My First Steps in Planning a Model Railway Layout!

You Would Think Playing Trains Was Easy!

Having concentrated so far on building a modest collection of track and rolling stock it's time to get to the nitty gritty and start planning interesting layout designs.

But, before that, I kinda have to decide what kind of model railway hobbyist I am. I've taken it for granted that I'm just in this for fun and in a way it was the modelling of the scenery that would be my priority as I have a great love for traditional Japanese architecture.

The picture I had in mind has always been based on the scenes from Hayao Miyazaki's animated movie 'Spirited Away'. A very nostalgic take on rural Japanese train transport.

Hayao Miyazaki 'Spirited Away'

I just wanted a simple layout which really was a setting for my modelling of an idealised Japanese country community of buildings, and I had no real interest in 'modelling' or recreating a realistic and authentic simulation of Japanese railways.

No recreation of complex running schedules or modelling of an actual piece of Japanese railway for me! But, that said, there is still a bit of planning that has to go into the setting of my scene and how I construct my modest layout.

Experimentation Using a Temporary Layout

Like most beginners I do not yet have a permanent piece of space with which I can lay down my model railway layout. And even if I did, I have no experience of making layouts so it's highly unlikely that my first attempt at a track design would be satisfactory for very long.

So, having no set space and no idea what to build with my track, a temporary layout will be my miniature railway laboratory for some time to come!

This initially took the form of my taking over the wife's dinning room table when she wasn't using it, but as you can imagine that was not a satisfactory situation. Quite aside from the fact that I had to wait until she wasn't using it I also had to drag all my track up and down stairs (from my attic man-cave) to set up a practise layout only to then have to disassemble it again so that it could be used as a dinning table again!

Not fun! What I really needed was somewhere I could set up my track and then be able to leave it set up - albeit temporarily - for a longer period of time while I tinkered with layout designs and track combinations.

What I needed, then, was - ironically - a 'permanent' temporary piece of model railway space! 😏😆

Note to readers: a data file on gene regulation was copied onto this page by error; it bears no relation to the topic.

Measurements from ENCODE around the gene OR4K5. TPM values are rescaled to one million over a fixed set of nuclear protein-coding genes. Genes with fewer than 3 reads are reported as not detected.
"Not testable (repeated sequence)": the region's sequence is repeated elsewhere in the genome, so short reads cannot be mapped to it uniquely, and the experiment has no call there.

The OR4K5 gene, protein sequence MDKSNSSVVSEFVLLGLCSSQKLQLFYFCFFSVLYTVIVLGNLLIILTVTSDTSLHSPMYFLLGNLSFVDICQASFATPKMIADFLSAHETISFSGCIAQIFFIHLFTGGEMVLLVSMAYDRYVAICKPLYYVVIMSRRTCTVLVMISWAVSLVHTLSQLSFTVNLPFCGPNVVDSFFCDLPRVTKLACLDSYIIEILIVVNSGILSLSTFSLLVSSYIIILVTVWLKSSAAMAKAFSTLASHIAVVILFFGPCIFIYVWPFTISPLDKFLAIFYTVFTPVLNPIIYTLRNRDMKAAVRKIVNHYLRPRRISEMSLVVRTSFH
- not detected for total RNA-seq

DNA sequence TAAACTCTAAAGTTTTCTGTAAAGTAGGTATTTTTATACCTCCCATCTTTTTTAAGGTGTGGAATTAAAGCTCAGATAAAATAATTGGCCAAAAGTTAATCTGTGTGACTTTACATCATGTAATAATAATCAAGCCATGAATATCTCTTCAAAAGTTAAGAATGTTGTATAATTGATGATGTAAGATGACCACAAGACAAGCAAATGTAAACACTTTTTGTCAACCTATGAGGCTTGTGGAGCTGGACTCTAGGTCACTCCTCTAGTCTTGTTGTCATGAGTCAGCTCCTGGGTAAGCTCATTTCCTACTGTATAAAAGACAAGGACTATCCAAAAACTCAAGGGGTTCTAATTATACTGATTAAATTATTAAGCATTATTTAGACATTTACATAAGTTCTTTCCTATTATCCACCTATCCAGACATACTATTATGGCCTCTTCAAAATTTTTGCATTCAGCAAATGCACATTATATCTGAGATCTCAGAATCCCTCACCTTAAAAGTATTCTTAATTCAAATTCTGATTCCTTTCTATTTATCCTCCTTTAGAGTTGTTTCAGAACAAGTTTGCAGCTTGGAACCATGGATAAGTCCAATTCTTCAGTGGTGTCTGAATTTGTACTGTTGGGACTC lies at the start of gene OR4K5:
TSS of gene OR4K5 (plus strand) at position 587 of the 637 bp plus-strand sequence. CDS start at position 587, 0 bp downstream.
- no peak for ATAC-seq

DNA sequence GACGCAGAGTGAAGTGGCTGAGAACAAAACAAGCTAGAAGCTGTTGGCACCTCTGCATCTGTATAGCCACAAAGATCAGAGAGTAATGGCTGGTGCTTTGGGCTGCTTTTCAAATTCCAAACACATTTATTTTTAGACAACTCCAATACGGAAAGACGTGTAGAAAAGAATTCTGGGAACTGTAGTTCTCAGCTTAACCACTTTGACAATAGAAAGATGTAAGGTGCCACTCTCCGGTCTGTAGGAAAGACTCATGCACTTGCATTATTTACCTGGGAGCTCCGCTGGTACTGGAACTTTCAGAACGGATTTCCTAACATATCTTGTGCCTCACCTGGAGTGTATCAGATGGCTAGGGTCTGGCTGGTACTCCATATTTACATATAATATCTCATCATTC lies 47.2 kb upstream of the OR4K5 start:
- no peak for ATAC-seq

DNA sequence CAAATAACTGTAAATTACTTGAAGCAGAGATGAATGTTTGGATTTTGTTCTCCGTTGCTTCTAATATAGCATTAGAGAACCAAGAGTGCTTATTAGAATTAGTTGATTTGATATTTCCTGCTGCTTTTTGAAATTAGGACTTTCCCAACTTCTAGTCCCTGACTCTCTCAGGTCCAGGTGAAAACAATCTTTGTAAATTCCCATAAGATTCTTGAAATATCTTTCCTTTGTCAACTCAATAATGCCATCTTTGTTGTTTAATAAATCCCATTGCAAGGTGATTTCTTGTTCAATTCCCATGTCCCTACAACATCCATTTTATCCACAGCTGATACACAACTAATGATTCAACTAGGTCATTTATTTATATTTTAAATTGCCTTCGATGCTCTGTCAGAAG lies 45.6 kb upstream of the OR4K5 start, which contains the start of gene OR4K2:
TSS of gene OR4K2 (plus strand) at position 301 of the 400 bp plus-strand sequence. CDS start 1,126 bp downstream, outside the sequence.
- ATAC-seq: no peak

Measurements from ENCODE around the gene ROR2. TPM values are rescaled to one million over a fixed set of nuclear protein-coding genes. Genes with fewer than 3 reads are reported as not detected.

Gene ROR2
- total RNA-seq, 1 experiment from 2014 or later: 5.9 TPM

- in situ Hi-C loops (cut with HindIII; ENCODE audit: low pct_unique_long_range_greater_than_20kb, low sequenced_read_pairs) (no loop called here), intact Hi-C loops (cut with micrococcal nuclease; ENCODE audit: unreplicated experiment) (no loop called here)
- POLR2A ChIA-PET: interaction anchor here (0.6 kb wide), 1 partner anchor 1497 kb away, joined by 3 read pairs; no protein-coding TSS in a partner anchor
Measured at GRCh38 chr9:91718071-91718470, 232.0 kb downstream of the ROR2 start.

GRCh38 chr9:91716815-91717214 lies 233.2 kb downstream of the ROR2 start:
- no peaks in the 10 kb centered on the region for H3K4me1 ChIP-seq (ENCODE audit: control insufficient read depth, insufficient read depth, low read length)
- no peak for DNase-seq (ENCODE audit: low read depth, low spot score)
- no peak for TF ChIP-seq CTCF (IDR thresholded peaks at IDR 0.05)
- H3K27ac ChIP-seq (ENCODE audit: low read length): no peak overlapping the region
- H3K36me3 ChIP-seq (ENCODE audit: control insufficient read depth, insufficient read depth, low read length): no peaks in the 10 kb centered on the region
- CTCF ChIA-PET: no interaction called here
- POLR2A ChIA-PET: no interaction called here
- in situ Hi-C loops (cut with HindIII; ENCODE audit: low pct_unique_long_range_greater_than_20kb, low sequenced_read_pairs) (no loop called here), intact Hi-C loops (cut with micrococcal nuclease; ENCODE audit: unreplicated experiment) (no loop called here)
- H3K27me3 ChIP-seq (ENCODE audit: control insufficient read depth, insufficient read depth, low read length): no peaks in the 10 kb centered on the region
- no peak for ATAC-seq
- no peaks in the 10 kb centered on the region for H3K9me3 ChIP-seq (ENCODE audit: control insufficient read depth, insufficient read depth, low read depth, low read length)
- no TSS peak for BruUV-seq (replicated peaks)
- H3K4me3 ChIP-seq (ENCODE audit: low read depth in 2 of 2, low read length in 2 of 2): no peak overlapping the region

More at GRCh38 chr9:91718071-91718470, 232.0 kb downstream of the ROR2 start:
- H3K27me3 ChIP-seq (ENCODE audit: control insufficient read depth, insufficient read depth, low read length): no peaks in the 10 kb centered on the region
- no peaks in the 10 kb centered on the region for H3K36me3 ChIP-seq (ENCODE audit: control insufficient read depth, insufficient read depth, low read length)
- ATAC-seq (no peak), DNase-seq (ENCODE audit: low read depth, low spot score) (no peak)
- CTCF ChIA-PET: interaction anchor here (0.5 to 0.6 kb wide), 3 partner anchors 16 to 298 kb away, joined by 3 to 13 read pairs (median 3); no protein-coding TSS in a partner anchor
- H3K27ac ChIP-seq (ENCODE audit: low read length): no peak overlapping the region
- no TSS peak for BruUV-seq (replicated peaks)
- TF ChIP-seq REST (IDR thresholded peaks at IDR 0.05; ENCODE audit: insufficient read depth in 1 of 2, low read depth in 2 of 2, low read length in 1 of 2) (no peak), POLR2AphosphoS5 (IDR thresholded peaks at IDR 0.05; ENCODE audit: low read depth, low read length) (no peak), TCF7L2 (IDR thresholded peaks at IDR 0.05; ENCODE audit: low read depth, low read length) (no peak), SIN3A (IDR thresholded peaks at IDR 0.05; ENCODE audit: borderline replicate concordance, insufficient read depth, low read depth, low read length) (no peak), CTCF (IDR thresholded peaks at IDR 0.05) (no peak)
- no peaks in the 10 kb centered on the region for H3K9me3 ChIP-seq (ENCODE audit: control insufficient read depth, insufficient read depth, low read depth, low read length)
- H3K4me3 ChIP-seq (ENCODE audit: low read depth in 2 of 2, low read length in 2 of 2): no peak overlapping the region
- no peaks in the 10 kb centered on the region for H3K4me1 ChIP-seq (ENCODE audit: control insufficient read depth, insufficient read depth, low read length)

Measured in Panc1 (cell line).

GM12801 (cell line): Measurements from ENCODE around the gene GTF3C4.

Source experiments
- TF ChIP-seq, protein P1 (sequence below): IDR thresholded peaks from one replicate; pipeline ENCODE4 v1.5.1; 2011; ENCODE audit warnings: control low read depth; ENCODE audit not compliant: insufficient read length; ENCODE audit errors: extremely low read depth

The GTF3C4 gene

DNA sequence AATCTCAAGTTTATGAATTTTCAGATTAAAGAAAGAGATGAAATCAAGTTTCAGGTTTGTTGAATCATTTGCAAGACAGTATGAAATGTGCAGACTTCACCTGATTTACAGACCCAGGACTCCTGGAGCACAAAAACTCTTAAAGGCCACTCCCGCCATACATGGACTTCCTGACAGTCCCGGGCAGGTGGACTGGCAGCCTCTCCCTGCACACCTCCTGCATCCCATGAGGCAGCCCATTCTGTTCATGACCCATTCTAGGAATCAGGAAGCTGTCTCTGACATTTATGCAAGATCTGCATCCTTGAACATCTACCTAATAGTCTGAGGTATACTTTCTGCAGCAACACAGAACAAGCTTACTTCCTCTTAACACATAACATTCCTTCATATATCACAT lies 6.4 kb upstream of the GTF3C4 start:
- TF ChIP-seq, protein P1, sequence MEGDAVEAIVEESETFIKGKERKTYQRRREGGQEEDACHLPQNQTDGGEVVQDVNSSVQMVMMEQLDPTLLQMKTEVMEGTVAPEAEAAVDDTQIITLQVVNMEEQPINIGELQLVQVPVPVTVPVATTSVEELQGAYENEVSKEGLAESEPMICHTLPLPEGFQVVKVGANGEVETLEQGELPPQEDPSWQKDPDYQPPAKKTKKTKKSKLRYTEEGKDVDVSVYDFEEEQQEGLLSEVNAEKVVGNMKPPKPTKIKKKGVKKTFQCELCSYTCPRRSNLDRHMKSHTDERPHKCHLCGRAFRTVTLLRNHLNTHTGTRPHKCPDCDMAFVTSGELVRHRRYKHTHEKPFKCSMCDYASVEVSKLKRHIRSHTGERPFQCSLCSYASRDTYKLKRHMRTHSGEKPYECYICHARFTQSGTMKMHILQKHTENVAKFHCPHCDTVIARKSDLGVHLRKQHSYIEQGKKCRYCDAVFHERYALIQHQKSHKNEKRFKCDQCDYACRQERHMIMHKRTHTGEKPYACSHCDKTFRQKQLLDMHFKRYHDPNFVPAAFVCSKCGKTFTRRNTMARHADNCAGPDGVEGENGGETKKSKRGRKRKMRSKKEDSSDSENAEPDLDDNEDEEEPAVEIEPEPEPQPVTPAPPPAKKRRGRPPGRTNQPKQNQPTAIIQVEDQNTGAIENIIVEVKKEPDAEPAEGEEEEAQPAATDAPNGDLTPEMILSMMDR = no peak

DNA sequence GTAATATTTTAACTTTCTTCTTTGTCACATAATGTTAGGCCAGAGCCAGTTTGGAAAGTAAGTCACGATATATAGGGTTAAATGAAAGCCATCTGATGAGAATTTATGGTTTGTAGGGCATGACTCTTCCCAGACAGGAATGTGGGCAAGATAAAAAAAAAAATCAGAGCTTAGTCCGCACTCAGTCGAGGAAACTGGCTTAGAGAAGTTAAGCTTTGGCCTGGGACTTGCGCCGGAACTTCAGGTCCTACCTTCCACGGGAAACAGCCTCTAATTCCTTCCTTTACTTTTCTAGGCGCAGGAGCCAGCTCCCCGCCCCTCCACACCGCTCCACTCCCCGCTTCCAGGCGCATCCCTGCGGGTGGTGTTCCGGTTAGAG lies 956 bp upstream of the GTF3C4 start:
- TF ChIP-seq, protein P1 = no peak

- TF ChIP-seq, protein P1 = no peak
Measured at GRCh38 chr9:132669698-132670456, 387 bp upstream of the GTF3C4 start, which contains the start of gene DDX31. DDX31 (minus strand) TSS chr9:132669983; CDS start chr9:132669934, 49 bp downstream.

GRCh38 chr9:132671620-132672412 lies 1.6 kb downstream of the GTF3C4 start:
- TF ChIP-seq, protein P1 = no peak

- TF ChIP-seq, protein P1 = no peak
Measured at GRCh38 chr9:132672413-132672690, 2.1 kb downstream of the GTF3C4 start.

This problem I solved when I came across a sturdy trestle table on Amazon...

Denny International Trestle Table Indoor Outdoor Garden Catering Heavy Duty Folding Table for Picnic Party Dinner (5ft)
Above: Denny International Trestle Table Indoor Outdoor Garden Catering
Heavy Duty Folding Table for Picnic Party Dinner (5ft)

I could pop up this folding table, which has enough surface space for a 50x28 inch (5ft x 2ft) layout, on which I could play about with my track until I got a better understanding about 'good' design practises.

Fabulous Track Designs (And Where To Find Them)

Right, so now I have some space. Not a huge space, but then I am working in the diminutive N Gauge scale. It's amazing what you can squeeze onto just a shelf in N Gauge!

To find ideas for interesting track designs - mainly based on the basic 'loop' format - I had two initial sources; KATO USA's web site and the PECO Setrack for N Gauge book.

Both of these resources have a selection of layout ideas based on a variety of 'baseboard' sizes, so I started by seeing what had been done in roughly my size of available space. I should reiterate at this stage that I am interested in a simple 'loop' format of layout. Real Model Railway 'nerds' often create layouts based on real sections of railway lines, which are largely linear in design, therefore they can often squeeze a lot more (or less) track onto a given space in a recreation of an authentic piece of line.

I likie the round and round toy line format as I'm just a big kid! 😉😆

Here's some examples...

KATO USA - 'Amherst' 4’ 6” X 2’ 6”

The above layout plan is from the KATO USA website and is on a base of 4’ 6” X 2’6”, so it's actually a little larger than my temporary table can accommodate. But, with a little modification I could build something quite similar.

The main sticking point is the additional 'third (semi) loop' at the outer right of the design. I'd love to have this extra option but would have to do some tests to see if I could squeeze this extra line in. Otherwise I live the inner spurs which would have plenty of interesting options for shunting.

The next layout design is from the PECO Setrack book and the baseboard size is 3ft 6 ins x 2ft 3ins (106cm x 68.5cm). Now this should fit easily onto my trestle table with room to spare IF the equivalent KATO Unitrack track sections are comparable in size - particularly the curve sections - with the PECO track. We shall see...

PECO Settrack Plan 1c - 3ft 6in x 2ft 3 in

Again, this design allows for plenty of shunting action, with an interesting dual 'mainline' circuit plus a extra off loop spur 'parking spot'! 

Making Up My Own Design?

I don't want to out and out copy either of the above designs, these are just ideas to inspire my own creations. What I will use to develop my own layout is a application called ANYRAIL 6...

First Track Plan Attempt - Harder Than I Thought
Above: First Track Plan Attempt - Harder Than I Thought!

Putting together a track layout design is really like a complicated jigsaw puzzle. Getting all the pieces to fit perfectly is a trail and error job!

As you can see I'm not anywhere near finished and am spending a lot of time swapping in and out track of different lengths and degrees of curves to get the darn thing to work. Still, it will keep me busy!

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